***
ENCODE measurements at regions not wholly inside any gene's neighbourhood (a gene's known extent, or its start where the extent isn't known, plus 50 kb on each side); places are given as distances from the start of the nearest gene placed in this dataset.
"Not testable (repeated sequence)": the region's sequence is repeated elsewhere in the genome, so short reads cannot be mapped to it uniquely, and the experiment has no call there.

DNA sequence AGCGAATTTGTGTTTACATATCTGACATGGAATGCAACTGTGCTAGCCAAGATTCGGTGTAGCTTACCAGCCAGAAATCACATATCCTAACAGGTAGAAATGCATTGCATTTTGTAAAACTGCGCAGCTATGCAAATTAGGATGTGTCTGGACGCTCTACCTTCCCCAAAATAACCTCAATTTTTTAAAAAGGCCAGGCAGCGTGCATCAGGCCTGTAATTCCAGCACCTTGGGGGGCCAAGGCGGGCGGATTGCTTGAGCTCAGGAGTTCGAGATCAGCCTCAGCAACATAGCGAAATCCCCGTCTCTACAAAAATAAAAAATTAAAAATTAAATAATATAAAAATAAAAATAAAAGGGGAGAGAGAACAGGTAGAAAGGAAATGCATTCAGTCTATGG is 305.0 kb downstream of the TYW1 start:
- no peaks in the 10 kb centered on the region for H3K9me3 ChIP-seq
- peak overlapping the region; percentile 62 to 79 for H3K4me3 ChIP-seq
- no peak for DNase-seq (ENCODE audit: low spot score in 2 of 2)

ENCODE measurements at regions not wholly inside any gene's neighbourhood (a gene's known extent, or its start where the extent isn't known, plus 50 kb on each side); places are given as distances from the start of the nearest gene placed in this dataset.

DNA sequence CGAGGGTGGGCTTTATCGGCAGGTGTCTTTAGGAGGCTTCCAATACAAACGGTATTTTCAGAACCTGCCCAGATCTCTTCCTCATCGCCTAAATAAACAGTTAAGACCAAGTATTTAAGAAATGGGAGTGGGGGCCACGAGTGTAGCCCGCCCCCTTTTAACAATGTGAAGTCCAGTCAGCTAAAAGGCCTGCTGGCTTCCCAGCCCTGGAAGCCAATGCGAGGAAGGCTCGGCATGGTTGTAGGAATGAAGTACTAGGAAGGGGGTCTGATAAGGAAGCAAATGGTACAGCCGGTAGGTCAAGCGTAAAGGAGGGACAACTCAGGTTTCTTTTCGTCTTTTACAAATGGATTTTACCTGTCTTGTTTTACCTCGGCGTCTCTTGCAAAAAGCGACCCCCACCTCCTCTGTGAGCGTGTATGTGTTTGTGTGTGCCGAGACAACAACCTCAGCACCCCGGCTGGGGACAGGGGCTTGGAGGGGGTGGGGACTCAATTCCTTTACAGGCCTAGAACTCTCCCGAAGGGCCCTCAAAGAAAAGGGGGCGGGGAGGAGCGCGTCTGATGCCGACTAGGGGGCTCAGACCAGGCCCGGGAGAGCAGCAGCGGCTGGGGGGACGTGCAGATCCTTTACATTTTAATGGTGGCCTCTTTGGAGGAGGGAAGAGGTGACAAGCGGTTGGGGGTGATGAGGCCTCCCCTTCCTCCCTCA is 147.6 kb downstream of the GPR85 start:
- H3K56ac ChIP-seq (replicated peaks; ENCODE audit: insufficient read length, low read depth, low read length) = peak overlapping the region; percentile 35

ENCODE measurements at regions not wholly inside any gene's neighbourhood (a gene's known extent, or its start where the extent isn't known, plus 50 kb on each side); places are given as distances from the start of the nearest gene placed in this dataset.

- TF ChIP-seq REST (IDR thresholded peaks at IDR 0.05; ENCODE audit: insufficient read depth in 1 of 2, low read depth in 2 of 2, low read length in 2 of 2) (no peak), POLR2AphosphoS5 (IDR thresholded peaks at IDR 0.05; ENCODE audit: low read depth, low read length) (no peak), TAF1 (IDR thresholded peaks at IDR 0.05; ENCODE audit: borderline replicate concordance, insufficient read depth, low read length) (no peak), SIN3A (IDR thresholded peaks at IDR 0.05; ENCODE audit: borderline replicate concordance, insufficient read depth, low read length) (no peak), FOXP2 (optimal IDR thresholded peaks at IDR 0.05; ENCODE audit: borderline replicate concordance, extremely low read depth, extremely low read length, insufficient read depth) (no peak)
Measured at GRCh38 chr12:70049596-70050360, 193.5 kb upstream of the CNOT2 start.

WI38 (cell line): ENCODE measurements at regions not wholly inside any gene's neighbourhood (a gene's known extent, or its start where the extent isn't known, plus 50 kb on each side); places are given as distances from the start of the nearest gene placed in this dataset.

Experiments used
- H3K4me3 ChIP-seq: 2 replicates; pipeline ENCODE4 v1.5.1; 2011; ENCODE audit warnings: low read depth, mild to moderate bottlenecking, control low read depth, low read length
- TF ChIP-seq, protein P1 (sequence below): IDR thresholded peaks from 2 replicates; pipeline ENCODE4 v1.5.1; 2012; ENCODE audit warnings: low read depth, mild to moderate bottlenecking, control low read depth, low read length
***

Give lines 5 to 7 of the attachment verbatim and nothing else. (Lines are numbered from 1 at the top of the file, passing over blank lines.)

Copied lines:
- peak overlapping the region; percentile 62 to 79 for H3K4me3 ChIP-seq
- no peak for DNase-seq (ENCODE audit: low spot score in 2 of 2)

ENCODE measurements at regions not wholly inside any gene's neighbourhood (a gene's known extent, or its start where the extent isn't known, plus 50 kb on each side); places are given as distances from the start of the nearest gene placed in this dataset.